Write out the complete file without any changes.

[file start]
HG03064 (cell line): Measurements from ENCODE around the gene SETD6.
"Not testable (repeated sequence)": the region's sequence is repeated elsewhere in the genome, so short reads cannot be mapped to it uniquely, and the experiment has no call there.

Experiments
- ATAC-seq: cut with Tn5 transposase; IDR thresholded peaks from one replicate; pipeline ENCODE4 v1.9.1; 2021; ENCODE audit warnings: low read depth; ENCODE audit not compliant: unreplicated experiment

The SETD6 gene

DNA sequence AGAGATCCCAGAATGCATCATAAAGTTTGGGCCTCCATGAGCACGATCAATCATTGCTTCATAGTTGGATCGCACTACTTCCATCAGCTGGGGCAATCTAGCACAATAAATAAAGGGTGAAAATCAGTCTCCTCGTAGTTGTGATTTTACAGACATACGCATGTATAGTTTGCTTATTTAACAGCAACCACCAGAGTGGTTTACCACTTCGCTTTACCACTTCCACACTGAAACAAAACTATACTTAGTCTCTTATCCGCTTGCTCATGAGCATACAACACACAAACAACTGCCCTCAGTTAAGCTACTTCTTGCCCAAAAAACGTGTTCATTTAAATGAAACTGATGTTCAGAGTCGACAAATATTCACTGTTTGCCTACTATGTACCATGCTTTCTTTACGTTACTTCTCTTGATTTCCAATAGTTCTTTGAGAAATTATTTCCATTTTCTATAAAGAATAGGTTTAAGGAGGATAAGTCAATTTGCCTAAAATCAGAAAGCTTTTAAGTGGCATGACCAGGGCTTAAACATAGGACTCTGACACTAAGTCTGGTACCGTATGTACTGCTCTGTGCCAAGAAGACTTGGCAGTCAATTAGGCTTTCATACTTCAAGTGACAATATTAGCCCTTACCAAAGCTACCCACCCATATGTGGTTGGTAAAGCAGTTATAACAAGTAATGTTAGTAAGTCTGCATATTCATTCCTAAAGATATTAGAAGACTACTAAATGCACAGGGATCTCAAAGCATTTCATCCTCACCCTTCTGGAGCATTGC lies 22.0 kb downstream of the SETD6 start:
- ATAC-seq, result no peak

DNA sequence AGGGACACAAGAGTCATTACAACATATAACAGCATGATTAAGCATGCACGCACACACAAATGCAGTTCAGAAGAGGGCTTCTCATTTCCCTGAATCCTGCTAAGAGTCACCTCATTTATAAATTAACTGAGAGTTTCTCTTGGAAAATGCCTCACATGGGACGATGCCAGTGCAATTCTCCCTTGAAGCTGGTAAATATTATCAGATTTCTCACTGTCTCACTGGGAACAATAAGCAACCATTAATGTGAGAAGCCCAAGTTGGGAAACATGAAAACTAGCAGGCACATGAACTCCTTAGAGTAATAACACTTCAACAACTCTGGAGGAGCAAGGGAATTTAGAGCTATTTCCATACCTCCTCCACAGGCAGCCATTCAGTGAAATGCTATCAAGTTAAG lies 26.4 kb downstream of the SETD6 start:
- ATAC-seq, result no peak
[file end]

HG03064 (cell line): Measurements from ENCODE around the gene SETD6.
"Not testable (repeated sequence)": the region's sequence is repeated elsewhere in the genome, so short reads cannot be mapped to it uniquely, and the experiment has no call there.

Experiments
- ATAC-seq: cut with Tn5 transposase; IDR thresholded peaks from one replicate; pipeline ENCODE4 v1.9.1; 2021; ENCODE audit warnings: low read depth; ENCODE audit not compliant: unreplicated experiment

The SETD6 gene

DNA sequence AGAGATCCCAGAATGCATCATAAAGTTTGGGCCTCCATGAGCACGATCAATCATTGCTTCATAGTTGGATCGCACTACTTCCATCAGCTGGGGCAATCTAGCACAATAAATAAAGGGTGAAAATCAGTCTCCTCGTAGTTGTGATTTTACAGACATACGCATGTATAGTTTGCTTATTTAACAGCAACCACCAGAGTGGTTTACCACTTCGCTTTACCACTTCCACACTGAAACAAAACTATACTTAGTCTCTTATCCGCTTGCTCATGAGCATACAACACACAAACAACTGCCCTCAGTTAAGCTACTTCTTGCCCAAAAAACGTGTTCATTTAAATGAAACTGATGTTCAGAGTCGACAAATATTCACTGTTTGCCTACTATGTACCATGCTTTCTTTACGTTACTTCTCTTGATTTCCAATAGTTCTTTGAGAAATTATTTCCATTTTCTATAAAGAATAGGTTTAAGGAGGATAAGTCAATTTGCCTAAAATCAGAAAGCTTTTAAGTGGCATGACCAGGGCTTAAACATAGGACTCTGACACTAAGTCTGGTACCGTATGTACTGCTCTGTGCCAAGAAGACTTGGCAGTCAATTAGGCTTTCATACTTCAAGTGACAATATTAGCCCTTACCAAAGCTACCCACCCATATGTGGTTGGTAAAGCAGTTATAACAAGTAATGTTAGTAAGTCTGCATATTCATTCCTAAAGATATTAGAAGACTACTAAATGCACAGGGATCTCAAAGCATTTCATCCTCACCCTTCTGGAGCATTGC lies 22.0 kb downstream of the SETD6 start:
- ATAC-seq, result no peak

DNA sequence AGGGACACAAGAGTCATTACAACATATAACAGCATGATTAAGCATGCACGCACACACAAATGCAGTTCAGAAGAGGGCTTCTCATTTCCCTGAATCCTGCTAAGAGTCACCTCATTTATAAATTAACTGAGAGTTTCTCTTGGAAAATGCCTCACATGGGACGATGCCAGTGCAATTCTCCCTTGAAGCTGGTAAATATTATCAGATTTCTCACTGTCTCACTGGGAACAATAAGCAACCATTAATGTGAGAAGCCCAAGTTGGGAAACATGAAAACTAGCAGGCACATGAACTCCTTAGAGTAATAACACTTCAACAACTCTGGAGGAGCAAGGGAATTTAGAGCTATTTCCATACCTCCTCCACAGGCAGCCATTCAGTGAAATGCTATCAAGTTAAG lies 26.4 kb downstream of the SETD6 start:
- ATAC-seq, result no peak